In the meantime, you can gently wipe your dog’s nose with a tissue or damp cloth to remove snot. Do your best to keep your home clean and free from dust, and consider switching your dog to a novel protein diet in case their food is causing inflammation.
When Should I Worry?
A dog having a runny nose is never totally normal, but it’s not always a sign that things are really wrong.
In general, you should call your vet whenever you see any fluid that isn’t clear or a runny nose that’s accompanied by other symptoms. And if the nasal discharge is cloudy, stinky, yellow, or green you should always call your vet. They can help you figure out what the next steps are to help your dog be happy, healthy, and free of pain or irritation!
Frequently Asked Questions
Need to know more about how to handle a dog with a runny nose? Here are some of the most common questions from dog owners like you.
Unless specifically prescribed or recommended by your vet, it’s not a good idea to give your dog medication for their runny nose.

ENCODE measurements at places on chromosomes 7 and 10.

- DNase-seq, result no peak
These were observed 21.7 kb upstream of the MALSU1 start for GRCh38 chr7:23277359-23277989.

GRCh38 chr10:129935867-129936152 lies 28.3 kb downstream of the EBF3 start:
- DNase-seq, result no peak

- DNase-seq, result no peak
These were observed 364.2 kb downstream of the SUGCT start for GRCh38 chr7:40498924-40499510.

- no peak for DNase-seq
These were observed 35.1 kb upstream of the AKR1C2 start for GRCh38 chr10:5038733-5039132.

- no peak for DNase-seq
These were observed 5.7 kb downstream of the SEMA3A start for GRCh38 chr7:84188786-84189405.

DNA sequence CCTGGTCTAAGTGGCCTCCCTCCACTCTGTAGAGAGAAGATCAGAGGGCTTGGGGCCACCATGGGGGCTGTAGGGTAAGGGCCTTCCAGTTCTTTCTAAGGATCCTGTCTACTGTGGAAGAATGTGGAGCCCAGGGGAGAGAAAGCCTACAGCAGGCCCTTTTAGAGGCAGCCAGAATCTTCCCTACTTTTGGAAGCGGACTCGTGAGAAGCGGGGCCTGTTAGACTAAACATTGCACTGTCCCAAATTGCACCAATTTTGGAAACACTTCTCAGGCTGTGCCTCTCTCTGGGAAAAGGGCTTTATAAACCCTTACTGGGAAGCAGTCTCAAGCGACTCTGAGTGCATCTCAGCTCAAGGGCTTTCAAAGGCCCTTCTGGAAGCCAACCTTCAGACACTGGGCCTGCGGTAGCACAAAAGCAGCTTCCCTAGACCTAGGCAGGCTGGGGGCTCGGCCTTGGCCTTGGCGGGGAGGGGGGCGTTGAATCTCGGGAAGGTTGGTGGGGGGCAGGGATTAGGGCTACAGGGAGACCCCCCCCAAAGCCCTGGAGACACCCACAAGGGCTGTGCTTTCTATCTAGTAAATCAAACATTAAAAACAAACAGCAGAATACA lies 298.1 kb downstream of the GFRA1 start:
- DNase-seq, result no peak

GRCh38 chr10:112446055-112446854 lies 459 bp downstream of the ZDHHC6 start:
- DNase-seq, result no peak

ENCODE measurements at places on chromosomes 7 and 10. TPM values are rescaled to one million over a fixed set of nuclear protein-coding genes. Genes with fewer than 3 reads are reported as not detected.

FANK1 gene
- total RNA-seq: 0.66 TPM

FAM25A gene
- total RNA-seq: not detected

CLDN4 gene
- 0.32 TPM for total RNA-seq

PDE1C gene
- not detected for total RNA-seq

If you know that your dog is suffering from allergies and not some underlying physical illness, over-the-counter allergy medications like Zyrtec may be recommended by your vet.
Some dogs may also benefit from warm compresses and gentle nasal passage cleanings. Do your best to keep your come free from environmental irritants like scented candles, air fresheners, perfumes, incense, or smoke.
Like humans, dogs can get runny noses for lots of reasons. Some of the most common include allergies, environmental irritants, and kennel cough. These can easily be treated by eliminating irritants, giving your dog prescription antibiotics, and treating your pooch for allergies.
In rarer, more serious cases, a drippy nose can be a symptom of nasal polyps, nasal cancer, fungal infections, and so on. All of these issues will need to be addressed by your vet. If you notice your dog has a runny nose for more than a few days, set up an appointment for them with your veterinarian.